As a parent, most of us realize that our children are constantly watching us, learning from us, and mimicking our behaviors, both good and bad. When we are kind to others, our children are more likely to be kind. When we take the opportunity to laugh and play, our kids are more light-hearted. However, we often don’t stop to think that this is also true for our financial habits. Here are five ways parents influence their children’s perceptions about money.

You are Careful with Your Money

This behavior is interesting because it can have multiple effects on children. If your frugal living makes your children feel deprived, once they are adults and earning their own money, they may choose to indulge themselves beyond their means to make up for the things they felt cheated out of growing up. On the other hand, if your children feel their needs and some of their wants are being met, they may choose to follow your example and be careful with their money.

Growing up, our family was poor. We received hand-me-downs from neighbors, our father often hunted to provide food, our mother did a lot of baking, and we always had a garden, processing many quarts of fruits and vegetables for the winter months. Yet, I never felt deprived. Our mother made it fun when we received the hand-me-down clothes and I felt sorry for the folks who had to eat store-bought produce all winter while we enjoyed the fruits of our garden. I also felt blessed to have homemade bread to eat. This is a great example of how frugality—if done right—can positively influence your children.

You Live Beyond Your Means

Living beyond your means will, in most cases, lead to your children having the same behavior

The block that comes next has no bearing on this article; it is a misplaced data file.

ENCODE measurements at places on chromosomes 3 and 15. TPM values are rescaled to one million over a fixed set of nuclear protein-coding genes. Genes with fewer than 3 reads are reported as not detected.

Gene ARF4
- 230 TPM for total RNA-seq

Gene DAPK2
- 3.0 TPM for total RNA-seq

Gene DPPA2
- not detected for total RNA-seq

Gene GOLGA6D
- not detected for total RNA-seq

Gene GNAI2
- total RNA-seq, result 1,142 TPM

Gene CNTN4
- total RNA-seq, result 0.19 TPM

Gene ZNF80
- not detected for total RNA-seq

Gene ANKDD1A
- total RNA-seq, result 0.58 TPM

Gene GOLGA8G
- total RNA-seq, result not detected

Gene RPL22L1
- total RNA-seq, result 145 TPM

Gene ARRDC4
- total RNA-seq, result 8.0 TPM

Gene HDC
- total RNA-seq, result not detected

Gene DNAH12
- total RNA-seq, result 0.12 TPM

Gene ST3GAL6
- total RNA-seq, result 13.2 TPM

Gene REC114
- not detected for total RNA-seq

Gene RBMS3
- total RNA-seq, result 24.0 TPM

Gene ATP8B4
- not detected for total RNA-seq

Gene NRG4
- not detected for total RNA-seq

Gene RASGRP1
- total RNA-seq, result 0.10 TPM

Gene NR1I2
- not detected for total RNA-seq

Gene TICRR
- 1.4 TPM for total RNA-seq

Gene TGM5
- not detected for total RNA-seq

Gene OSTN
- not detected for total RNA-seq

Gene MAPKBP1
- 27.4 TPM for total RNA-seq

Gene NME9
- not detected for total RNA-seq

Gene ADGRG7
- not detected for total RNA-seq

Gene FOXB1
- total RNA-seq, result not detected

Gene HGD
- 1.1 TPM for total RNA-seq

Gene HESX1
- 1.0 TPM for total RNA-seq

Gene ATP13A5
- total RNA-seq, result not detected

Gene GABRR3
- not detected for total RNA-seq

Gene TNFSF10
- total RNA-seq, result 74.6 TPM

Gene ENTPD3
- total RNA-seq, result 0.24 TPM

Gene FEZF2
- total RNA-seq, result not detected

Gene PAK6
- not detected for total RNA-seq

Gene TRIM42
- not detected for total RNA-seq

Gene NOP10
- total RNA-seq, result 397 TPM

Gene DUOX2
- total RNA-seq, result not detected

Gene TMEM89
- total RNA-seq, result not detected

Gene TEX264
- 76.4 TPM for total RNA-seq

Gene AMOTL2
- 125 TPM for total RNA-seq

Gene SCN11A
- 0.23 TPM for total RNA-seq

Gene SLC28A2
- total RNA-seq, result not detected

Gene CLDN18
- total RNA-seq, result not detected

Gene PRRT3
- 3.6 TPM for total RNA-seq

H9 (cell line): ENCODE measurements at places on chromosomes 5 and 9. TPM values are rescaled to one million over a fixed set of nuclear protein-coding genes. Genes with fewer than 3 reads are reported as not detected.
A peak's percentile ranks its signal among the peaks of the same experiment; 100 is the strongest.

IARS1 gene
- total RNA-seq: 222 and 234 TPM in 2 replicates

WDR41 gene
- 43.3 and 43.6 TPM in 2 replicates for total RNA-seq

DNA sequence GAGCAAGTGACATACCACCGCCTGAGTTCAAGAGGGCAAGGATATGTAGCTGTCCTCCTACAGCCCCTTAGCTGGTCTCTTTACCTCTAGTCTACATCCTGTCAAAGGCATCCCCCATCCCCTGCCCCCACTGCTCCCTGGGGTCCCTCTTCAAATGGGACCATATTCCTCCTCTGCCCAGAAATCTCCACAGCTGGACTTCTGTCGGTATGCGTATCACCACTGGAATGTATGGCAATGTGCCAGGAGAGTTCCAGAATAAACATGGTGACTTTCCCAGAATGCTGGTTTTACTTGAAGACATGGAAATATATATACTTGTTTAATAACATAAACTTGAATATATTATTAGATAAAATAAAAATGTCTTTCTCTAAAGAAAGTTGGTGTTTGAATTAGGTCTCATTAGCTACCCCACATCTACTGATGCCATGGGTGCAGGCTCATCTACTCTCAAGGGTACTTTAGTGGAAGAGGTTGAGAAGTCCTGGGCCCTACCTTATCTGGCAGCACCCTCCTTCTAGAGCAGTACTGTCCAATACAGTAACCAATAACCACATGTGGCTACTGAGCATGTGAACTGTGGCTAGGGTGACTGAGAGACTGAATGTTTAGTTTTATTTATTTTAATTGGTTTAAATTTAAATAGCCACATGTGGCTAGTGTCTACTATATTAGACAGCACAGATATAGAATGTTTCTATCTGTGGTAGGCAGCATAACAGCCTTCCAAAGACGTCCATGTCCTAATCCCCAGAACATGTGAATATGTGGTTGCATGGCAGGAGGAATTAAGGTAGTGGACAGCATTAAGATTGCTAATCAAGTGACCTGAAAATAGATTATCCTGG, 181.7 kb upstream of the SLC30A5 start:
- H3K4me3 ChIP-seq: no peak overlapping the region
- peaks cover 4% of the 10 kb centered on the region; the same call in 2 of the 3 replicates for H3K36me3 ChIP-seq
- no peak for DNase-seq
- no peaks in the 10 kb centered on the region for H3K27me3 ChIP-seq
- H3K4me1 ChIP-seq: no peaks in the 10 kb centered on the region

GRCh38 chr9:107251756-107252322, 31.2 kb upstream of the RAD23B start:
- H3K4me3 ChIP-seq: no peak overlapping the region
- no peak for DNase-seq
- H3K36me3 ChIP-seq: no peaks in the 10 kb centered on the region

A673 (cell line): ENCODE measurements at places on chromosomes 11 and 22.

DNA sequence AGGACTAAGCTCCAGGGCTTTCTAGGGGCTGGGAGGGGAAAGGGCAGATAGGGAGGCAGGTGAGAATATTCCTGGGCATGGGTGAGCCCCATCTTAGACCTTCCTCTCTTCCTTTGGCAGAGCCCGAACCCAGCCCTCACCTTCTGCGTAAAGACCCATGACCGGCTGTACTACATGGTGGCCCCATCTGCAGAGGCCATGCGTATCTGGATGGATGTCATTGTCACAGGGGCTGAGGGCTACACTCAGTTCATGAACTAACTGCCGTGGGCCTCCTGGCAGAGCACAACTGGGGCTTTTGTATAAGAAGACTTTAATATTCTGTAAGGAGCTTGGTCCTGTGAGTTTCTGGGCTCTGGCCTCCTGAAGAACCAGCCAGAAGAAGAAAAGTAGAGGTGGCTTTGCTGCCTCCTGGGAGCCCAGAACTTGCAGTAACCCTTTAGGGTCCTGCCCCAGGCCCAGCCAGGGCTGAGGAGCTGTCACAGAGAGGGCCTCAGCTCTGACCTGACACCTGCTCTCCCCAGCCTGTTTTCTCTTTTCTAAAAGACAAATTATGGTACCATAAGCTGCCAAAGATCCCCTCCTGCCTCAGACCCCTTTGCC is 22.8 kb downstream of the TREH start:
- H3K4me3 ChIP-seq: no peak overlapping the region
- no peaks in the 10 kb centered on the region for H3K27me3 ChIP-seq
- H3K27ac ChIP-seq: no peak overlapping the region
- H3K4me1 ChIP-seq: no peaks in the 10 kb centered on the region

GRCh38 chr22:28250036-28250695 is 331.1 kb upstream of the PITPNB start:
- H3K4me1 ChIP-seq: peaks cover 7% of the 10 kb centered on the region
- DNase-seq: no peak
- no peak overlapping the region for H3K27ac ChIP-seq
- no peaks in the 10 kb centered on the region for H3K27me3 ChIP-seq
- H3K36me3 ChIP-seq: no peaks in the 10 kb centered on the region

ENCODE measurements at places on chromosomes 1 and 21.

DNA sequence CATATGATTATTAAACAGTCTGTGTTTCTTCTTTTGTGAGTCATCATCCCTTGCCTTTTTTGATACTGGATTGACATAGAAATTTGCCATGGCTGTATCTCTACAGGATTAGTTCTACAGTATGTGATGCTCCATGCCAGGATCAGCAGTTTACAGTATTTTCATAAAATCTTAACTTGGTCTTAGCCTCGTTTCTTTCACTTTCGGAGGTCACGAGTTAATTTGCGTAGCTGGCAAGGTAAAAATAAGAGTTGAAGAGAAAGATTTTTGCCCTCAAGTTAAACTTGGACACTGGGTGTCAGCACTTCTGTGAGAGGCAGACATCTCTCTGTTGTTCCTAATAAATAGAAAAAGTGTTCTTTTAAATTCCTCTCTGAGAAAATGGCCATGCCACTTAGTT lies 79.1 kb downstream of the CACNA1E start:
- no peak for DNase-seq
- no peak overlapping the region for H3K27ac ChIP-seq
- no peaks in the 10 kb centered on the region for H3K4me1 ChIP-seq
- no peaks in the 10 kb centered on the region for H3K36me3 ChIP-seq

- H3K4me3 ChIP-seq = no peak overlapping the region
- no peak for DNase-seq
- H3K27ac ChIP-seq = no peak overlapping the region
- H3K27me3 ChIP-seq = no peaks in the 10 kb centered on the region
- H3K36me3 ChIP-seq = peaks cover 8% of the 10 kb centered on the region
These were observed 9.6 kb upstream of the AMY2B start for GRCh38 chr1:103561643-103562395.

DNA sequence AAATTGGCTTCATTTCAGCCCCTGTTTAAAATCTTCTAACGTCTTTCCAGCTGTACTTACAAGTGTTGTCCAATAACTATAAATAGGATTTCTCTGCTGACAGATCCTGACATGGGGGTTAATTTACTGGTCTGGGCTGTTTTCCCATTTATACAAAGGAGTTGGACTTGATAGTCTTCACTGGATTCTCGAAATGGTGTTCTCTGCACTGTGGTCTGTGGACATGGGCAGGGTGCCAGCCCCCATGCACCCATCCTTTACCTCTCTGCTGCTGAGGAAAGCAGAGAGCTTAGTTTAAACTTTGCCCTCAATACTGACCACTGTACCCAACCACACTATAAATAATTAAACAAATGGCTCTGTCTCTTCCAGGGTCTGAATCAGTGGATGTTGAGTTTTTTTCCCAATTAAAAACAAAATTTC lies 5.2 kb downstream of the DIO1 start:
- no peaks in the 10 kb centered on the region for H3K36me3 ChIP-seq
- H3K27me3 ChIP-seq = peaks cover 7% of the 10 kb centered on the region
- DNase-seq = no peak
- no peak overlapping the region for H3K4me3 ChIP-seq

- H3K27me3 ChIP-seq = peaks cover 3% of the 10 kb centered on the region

. They will learn that it is okay to use credit to pay for the lifestyle they desire even if they don’t have the income to support it. Unfortunately, one day they may wake up to discover the debt burden is more than they can handle.



You Save for Major Purchases

Talking to your children about major purchases you are saving for will, in almost all cases, lead to them mimicking this behavior. Getting them involved in saving for a big family vacation is a great learning tool.

You Give Your Children Everything They Want

This behavior can lead to your children expecting that they will always get what they want without their own effort. Using credit to pay for their desired lifestyle or expecting continuing support from you as parents will deprive them of the joy of working hard for something they want.

You Give to Charity

This is another habit that can lead to multiple results in your children. If your children see your charitable giving as part of your lifestyle and one that they can participate in and enjoy, most likely they will continue that behavior as adults. However, if your children feel the charity is receiving more of your time and money than they are, they may choose to not be charitable.

Our children are great imitators. Being aware of this and exhibiting the financial behaviors we would like our children to have should lead to them learning to be responsible with their own money.



Judith Ackland has more than 26 years of experience in accountancy and financial planning, including seventeen years as a CFO of a diverse business. She started Crystal Financial in 2010 to help a wide array of individuals, families, and business owners better understand their finances and how good financial management could help them achieve their goals. Judith has an MA in Professional Accountancy from the University of Nebraska at Lincoln as well as a Certified Public Accountant Certificate and a Certified Financial Planner designation.

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